2021 Women’s SEC Championships: Day 2 Finals Live Recap

SEC – WOMEN SWIMMING & DIVING + MEN’S DIVING

  • Wednesday, February 17 – Saturday, February 20, 2021
  • W Swimming: Gabrielsen Natatorium – Athens, GA (Eastern Time Zone)
  • W&M Diving: Mizzou Aquatics Center – Columbia, MO (Central Time Zone)
  • Defending Champion: Tennessee (1x) (2020 results)
  • Live results
  • Live Video – SEC Network
  • Championship Central
  • Psych Sheets (UPDATED)

Georgia, Kentucky, Alabama and Florida each had strong morning showings as the SEC battle will start to take shape tonight.

Courtney Harnish of Georgia will try to defend her 500 free title against Arkansas’s Peyton Palsha and SEC newcomer Kristen Stege, an East Carolina transfer already making waves at Tennessee. In the 200 IM, Zoie Hartman hopes to nab the 200 IM crown and add to Georgia’s win total as they try to overcome a tough 200 medley relay DQ last night.

The 50 free will see new talent emerge, as Florida sophomore and NC State transfer Katie Mack and Alabama junior Kalia Antoniou enter the final after dipping under 22 seconds for the first time in both their careers, while UGA certainly has a path to another win thanks to senior Gabi Fa’Amausili and freshman Maxine Parker in the A-final. The 200 free relay will also see all of these talents, as Alabama, Tennessee, Georgia, Florida and Mizzou could make this an incredibly tight finish.

500 FREE – FINALS

  • SEC meet record – 4:33.10, Brittany Maclean (Georgia) 2016
  • 2020 NCAA invite time – 4:41.20
  • 2020 champion – Courtney Harnish (Georgia), 4:36.40

Top 3

  1. Courtney Harnish (Georgia) – 4:35.33
  2. Kristen Stege (Tennessee) – 4:38.38
  3. Peyton Palsha (Arkansas) – 4:38.97

Courtney Harnish looked smooth and calculated in this race, going out in 1:48.4 and defending her 2020 (and 2019) titles with a winning time of 4:35.33 and hitting the ‘A’ cut. She now sits #2 in the nation behind UVA’s Paige Madden (4:33.09). That’s a best for Harnish, eclipsing her old PR of 4:35.52 from 2019 SECs.

That makes the 12th UGA win in this event of the last 16 seasons in this event, though Harnish is the only Bulldog to defend a 500 free title, let alone three-peat.

Locked in a battle for second in lanes five and six, respectively, Tennessee’s Kristen Stege and Arkansas’s Peyton Palsha traded leads on the other. Stege, though, was 28.0 on the penultimate 50 and then 27.25 coming home, able to come back on Palsha and ultimately pass her.

Florida sophomore Tylor Mathieu was a couple of hundredths quicker than Stege on the final 50 (27.21), and she turned in a fourth-place effort of 4:39.21, a huge lifetime best to improve on her 4:42.10 from this meet last year. It’s a big jump for Mathieu from last year, though, where she was 18th overall.

Alabama’s Kensey McMahon got right up to the 4:40 barrier, taking fifth in 4:40.06.

Auburn junior Emily Hetzer took the B-final in 4:41.31, ahead of a charging Kaylee Williams (4:42.33). Williams, the Kentucky freshman, lopped about two seconds off of her old best.

After biding her time over the first half of the race, Texas A&M senior Camryn Toney dropped a second off of her lifetime best and won the C-final by over a second in 4:44.12.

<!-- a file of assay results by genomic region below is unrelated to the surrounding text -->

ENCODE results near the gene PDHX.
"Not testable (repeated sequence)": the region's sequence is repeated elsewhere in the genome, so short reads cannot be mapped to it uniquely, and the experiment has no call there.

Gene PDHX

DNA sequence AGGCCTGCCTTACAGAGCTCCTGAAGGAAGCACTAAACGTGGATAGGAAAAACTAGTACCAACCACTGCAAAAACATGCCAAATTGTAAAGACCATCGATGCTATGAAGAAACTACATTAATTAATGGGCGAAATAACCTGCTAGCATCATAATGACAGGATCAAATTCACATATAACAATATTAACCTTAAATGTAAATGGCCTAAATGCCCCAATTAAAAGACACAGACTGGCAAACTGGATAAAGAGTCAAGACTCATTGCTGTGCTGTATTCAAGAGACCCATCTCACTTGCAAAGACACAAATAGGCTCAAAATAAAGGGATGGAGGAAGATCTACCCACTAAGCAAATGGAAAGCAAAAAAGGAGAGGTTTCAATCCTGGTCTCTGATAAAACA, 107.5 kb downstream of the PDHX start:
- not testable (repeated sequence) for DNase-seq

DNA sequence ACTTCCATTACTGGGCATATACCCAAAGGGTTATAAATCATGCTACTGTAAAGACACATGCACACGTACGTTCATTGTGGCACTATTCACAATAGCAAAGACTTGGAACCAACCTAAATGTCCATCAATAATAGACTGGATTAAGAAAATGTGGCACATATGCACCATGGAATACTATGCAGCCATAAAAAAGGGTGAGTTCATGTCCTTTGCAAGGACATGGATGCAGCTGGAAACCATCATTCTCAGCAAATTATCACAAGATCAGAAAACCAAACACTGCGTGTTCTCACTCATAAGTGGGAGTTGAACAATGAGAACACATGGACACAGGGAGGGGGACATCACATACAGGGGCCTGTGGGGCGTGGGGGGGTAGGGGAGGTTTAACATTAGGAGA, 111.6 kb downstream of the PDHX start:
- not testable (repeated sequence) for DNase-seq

200 IM – FINALS

  • SEC meet record – 1:51.62, Meghan Small (Tennessee) 2019
  • 2020 NCAA invite time – 1:57.31
  • 2020 champion – Meghan Small (Tennessee), 1:52.14

Top 3

  1. Zoie Hartman (Georgia) – 1:53.68
  2. Vanessa Pearl (Florida) – 1:54.72
  3. Alexis Yager (Tennessee) – 1:55.67

Zoie Hartman laid waste to the field (aside from her teammate Danielle Dellatorre) on the breaststroke leg, emerging as the first to the wall at the 150 mark as she took it home with a win (1:53.68). Dellatorre took fourth in 1:55.74.

Florida’s Vanessa Pearl was 1:54.72 to take the silver, as Tennessee’s Alexis Yager edged Dellatorre for bronze (1:55.67).

Kentucky nabbed fifth, sixth and eighth in the final led by Lauren Poole (1:56.25).

At 1:56.80, Gracie Felner hit a new lifetime best to take the C-final in an Alabama school record and take over two seconds off of her old best. Another Alabama freshman, Diana Petkova was 1:56.92 to win the B-final as both were under Cat Wright‘s record of 1:57.65; Wright also was under it with a 1:57.62 in the B-final.

50 FREE – FINALS

  • SEC meet record – 21.03, Erika Brown (Tennessee) 2020
  • 2020 NCAA invite time – 22.21
  • 2020 champion – Erika Brown (Tennessee), 21.03
  1. Kalia Antoniou (Alabama) – 21.69
  2. Cora Dupre (Alabama) – 21.82
  3. Katie Mack (Florida) – 21.85

Alabama was hot here, with Kalia Antoniou and Cora Dupre both clocking lifetime bests to go 1-2 in the final. Antoniou’s 21.69 establishes a new Alabama school record, with Dupre’s 21.82 also getting under the old record of 21.84 held by Bailey Scott.

Last year, Antoniou tied for 13th overall, so it’s an impressive swing for her as the Crimson Tide looks like the team to beat in the 200 free relay. Antoniou is now #3 nationally.

Alabama’s last (and only) 50 free title in the SEC is from 1983, won by Carol Landry. It was the third year of women’s swimming in the conference.

Prelims leader Katie Mack of Florida was third in 21.85, while Georgia freshman Maxine Parker was under 22 for the first time ever for fourth (21.93).

After missing the wall this morning in prelims, delegating her to the B-final, Sarah Thompson unleashed a 21.57 to win the B-final by a landslide. She’s now #2 in the nation, and she beat the entire A-final tonight while coming .04 off of her best.

In the C-final, Amy Feddersen, a Missouri sophomore, won with a new best of 22.35.

200 FREE RELAY – TIMED FINAL

  • SEC meet record – 1:25.41, Auburn 2020
  • 2021 NCAA auto qualifying standard – 1:28.43
  • 2020 champion – Auburn, 1:25.41

Top 3

  1. Alabama – 1:27.02
  2. Missouri – 1:27.36
  3. Tennessee – 1:28.00

We didn’t see quite the same speed as Auburn’s 1:25.41 last year, but the Alabama women got the job done here with a 1:27.02 as three women split under 22 seconds.